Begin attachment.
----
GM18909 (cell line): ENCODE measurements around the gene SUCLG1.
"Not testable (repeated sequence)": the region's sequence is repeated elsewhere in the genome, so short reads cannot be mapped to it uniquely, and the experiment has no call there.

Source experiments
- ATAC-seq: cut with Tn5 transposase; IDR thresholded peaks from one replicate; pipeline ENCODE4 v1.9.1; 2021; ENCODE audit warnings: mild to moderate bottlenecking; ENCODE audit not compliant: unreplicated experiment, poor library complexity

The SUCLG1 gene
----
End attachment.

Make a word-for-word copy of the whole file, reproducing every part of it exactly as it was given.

GM18909 (cell line): ENCODE measurements around the gene SUCLG1.
"Not testable (repeated sequence)": the region's sequence is repeated elsewhere in the genome, so short reads cannot be mapped to it uniquely, and the experiment has no call there.

Source experiments
- ATAC-seq: cut with Tn5 transposase; IDR thresholded peaks from one replicate; pipeline ENCODE4 v1.9.1; 2021; ENCODE audit warnings: mild to moderate bottlenecking; ENCODE audit not compliant: unreplicated experiment, poor library complexity

The SUCLG1 gene